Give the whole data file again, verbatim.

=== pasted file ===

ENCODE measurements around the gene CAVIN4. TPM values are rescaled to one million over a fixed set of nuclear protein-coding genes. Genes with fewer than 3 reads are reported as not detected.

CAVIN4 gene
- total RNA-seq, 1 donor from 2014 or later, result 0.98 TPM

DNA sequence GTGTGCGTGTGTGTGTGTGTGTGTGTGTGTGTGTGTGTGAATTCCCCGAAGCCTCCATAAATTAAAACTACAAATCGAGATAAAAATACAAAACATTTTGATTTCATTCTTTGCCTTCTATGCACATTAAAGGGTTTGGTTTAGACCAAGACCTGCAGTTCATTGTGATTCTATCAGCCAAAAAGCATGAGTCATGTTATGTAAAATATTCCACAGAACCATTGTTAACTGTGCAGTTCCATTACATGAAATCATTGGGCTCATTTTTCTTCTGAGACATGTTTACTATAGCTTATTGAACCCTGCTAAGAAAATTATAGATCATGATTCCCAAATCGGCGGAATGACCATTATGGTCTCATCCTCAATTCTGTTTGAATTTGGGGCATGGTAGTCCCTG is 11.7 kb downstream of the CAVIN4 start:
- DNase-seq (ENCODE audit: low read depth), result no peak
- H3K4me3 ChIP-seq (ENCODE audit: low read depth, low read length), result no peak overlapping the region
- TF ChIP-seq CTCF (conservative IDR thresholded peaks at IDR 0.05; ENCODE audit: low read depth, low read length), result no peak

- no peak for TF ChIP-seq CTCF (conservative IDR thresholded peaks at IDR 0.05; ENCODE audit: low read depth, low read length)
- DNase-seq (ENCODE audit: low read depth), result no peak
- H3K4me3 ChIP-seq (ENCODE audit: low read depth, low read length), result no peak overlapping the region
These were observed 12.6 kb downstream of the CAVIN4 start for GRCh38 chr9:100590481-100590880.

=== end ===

ENCODE measurements around the gene CAVIN4. TPM values are rescaled to one million over a fixed set of nuclear protein-coding genes. Genes with fewer than 3 reads are reported as not detected.

CAVIN4 gene
- total RNA-seq, 1 donor from 2014 or later, result 0.98 TPM

DNA sequence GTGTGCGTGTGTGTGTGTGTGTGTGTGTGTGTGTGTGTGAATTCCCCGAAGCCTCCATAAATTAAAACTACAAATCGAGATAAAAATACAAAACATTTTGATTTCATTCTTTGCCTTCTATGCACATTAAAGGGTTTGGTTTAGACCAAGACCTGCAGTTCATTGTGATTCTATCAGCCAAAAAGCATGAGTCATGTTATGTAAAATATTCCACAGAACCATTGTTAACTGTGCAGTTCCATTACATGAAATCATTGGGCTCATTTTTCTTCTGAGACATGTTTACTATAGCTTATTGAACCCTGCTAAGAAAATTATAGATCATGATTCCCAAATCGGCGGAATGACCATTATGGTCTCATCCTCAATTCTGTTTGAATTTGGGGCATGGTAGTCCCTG is 11.7 kb downstream of the CAVIN4 start:
- DNase-seq (ENCODE audit: low read depth), result no peak
- H3K4me3 ChIP-seq (ENCODE audit: low read depth, low read length), result no peak overlapping the region
- TF ChIP-seq CTCF (conservative IDR thresholded peaks at IDR 0.05; ENCODE audit: low read depth, low read length), result no peak

- no peak for TF ChIP-seq CTCF (conservative IDR thresholded peaks at IDR 0.05; ENCODE audit: low read depth, low read length)
- DNase-seq (ENCODE audit: low read depth), result no peak
- H3K4me3 ChIP-seq (ENCODE audit: low read depth, low read length), result no peak overlapping the region
These were observed 12.6 kb downstream of the CAVIN4 start for GRCh38 chr9:100590481-100590880.